Join Lama Surya Das – Recognizing our collective interdependence.

Buddhist thought and practice has always emphasized nonviolence, especially protecting and cherishing of all forms of life. This is based on the interwoven interdependence of all things–all of us, and all creatures great and small. Today we celebrate Earth Day, and I ask you: What may inspire, motivate and sustain your feelings of connection and universal responsibility, intentional altruistic actions, and the recognition that we must move from me to we if we are to survive and flourish on this endangered planet?
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I find it by going mindfully outside, interbeing with the beauty and richness of nature, and observing directly the inseparable unity of doing and being in moments of inter-meditation, co-meditating with water, sky, wind and trees; and thru the inseparable unity of contemplation and action, faith and deeds, on the path of awakened living.
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Recognizing our interconnectedness and collective interdependence allows us to appreciate, respect and accept our undeniable responsibility to protect all the flora and fauna of this earth, and all the habitats, oceans and rivers too. Unfortunately, we seem unable to recognize the interdependence of all.
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A sage said: “The light by which we see is the one by which we are seen.” You can see this at many levels, human and divine. We do need genuine change and transformation, each and all of us. And our broken social systems also need transformation. I know now that we can’t just ask what needs changing without sincerely striving to know and transform ourselves.
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The future begins now, starting with one step. It’s time to open our wisdom eye and good heart, and grok this world, clear and open. Considering trends, problems, challenges and opportunities we face, I believe we must ask ourselves and each other: “What can we do to contribute to a better world and planet? What can we do individually and collectively toward alleviating suffering and edifying and awakening the world through our noble-hearted and compassionate, all-inclusive bodhichitta (innate enlightened mind), thru love in action, for the benefit of one and all?
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As a tantric Tibetan song of enlightenment goes:
“The whole universe is my body, all beings my heart & mind.”
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With Love and blessings,
Lama Surya Das

Original Source – http://myemail.constantcontact.com/Our-Collective-Interdependence-.html?soid=1103289318709&aid=H7sqwXMPkzo

Look at ourselves

Let’s really look into ourselves, for once, candidly and unstintingly. What are we seeking? What are we missing, if anything? What do we want? Let’s put it very crassly. Not just what do we “aspire to,” but what the hell do we really want? And then try to go for that. Even if it’s just money or a new car or love interest. Because then when we have that, we might still find that we want more. Then we must go on and look deeper until we find what is really satisfying, fulfilling, and leads to long term contentment. But if we are afraid to reach out, afraid to ask, to want or take anything for ourselves; if we pretend we don’t want anything; if we deny all our impulses, desires, hopes, wishes and needs, then we don’t get anywhere. We take all the passion and energy, drive and juice out of our path.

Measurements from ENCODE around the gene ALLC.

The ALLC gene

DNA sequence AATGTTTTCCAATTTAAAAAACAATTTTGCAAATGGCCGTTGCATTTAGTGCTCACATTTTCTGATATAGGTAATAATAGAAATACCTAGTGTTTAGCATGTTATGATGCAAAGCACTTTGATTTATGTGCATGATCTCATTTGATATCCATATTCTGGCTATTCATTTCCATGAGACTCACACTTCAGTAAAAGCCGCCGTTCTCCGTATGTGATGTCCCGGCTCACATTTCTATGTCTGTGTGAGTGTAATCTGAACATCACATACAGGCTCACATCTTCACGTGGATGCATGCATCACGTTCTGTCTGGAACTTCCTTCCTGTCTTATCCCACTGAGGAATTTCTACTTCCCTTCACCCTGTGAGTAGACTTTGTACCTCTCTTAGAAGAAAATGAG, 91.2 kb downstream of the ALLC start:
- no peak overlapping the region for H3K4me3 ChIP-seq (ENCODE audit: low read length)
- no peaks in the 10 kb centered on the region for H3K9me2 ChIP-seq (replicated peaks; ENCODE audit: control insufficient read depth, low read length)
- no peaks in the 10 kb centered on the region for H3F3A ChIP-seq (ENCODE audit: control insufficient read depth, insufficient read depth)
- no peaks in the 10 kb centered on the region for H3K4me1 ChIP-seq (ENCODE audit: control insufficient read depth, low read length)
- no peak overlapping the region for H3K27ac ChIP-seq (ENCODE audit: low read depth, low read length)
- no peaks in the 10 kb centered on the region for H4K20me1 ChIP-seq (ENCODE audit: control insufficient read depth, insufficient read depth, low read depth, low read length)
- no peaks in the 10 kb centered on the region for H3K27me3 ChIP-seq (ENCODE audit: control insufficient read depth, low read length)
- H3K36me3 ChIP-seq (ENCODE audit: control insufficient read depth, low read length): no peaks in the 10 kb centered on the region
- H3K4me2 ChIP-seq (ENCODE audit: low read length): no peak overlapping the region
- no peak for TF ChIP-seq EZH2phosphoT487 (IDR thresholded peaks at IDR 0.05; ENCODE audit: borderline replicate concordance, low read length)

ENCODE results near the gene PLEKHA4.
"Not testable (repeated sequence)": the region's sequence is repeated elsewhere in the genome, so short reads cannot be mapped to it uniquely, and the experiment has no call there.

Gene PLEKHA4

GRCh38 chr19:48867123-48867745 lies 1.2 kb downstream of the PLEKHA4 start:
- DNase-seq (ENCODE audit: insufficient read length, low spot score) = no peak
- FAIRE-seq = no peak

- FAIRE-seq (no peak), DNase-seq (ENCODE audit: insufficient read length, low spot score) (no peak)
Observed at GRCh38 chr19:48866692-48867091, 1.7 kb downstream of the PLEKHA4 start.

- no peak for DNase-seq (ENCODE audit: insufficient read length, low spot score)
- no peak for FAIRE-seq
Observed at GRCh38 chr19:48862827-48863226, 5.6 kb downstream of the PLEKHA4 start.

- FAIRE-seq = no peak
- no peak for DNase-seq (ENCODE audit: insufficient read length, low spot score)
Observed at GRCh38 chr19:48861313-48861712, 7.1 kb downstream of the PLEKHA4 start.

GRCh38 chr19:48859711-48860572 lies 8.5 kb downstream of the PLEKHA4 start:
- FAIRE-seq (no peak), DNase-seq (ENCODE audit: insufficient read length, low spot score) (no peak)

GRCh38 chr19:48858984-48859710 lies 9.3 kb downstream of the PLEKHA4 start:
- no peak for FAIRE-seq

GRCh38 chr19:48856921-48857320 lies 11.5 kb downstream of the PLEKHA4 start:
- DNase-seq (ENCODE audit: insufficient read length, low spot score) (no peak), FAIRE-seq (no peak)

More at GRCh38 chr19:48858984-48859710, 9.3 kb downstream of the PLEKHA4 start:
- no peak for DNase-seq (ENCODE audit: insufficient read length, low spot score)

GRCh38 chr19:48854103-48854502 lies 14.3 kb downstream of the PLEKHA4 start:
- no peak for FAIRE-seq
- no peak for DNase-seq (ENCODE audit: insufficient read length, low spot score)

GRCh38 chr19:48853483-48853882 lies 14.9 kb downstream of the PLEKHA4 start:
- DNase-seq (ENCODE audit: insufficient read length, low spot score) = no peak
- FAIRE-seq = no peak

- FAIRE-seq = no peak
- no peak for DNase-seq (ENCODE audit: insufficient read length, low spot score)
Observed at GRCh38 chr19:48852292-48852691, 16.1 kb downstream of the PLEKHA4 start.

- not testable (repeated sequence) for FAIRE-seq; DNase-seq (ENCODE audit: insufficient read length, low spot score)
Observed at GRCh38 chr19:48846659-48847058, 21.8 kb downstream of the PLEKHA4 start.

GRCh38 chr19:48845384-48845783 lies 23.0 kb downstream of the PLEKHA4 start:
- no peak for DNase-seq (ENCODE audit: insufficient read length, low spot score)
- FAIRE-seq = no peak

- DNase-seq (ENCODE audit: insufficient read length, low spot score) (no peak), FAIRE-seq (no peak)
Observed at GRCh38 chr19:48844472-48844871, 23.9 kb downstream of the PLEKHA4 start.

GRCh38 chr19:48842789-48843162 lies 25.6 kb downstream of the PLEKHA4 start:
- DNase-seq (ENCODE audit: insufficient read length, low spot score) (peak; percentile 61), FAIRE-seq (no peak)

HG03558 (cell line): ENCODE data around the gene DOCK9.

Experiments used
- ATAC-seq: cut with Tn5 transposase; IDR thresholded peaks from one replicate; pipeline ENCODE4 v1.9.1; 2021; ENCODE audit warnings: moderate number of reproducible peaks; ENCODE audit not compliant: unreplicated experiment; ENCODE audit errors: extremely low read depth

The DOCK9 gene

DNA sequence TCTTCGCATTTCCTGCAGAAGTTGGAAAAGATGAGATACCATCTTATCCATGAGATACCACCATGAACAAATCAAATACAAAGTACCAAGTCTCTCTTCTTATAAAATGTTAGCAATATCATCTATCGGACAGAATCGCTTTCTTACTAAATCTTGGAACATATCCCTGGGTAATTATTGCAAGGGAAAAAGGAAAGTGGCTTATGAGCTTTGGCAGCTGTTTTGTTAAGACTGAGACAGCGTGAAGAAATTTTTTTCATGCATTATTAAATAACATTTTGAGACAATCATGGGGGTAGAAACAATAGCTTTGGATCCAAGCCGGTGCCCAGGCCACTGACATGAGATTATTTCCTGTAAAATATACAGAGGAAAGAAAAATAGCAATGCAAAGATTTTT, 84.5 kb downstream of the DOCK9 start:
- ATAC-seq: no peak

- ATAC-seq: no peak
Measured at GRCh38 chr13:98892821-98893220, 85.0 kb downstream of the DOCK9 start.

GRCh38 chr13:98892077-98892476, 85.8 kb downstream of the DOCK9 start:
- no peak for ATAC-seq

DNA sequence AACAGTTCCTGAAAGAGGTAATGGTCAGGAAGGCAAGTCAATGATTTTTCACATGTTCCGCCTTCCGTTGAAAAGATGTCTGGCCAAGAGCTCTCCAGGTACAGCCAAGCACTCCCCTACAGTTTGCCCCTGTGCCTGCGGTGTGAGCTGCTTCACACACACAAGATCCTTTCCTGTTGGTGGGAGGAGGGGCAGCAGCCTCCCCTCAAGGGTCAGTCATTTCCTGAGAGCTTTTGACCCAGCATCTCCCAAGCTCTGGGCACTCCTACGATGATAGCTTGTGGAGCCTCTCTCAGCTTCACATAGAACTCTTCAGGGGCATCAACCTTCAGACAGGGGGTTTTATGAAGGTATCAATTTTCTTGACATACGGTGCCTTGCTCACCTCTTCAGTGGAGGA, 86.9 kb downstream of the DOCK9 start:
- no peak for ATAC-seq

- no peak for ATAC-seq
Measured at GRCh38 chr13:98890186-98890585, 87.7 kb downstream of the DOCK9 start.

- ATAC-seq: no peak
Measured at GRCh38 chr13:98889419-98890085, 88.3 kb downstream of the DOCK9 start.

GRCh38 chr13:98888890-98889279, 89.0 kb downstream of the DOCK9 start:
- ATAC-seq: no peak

So I ask you: Ask yourself what you are really seeking and want, your greatest desire? Also, what are you afraid of? What is holding you back? What is your greatest fear, and would you be willing to face it? I assure you that fear is already motivating and conditioning you, unconsciously or obviously. The Dharma is the end of all desire. Not the end of passion, but the end of craving and grasping at desire in unhealthy ways. Spiritual freedom and autonomy brings liberation and the immense untapped raw energy that awaits us just below the surface of desire and passion.

I take refuge in awareness and reality-testing, and awaken warm and empathic compassion in recognizing others in similar situations. Fearlessly seek what we are after, and penetrate deeply. We can’t control our conditioning and karma, but we can learn how to be more skillful with them, and ultimately how to be accepting and one with them as well as free of their unhappy effects.

With love & blessings,
Lama Surya Das

Article Source – http://myemail.constantcontact.com/Looking-at-Ourselves.html?soid=1103289318709&aid=7eSkbcHdATY

Full Day Workshop

Hosted by Lama Surya Das
Hosted by Lama Surya Das

Join Lama Surya for a full day workshop focusing on Dzogchen: View, Meditation & Action… Awakening Wisdom, Compassion and Resilience for the 21st Century.

In a series of experiential (practical) as well as teaching sessions, the American Lama will share with us his insights and guidance in meditation practice, chanting and prayer, self-inquiry, and what he calls “The Art and Practice of Presencing and Radiant Nowness-awareness” as part of his Dharma teaching (Dharma=insightful wisdom, truth, spirituality, and that which heals.)

Through the main Dzogchen practice of Trekchod or “Cutting Through/Seeing Through/Skygazing”, this profound and direct practice will be pointed out and unveiled.

All level of students are welcome!

For more information visit here – https://www.facebook.com/events/428115254026575/

An American Lama’s Thoughts on Prayer

Happy holydays! May every day be a good one, just being alive as the sun dawns.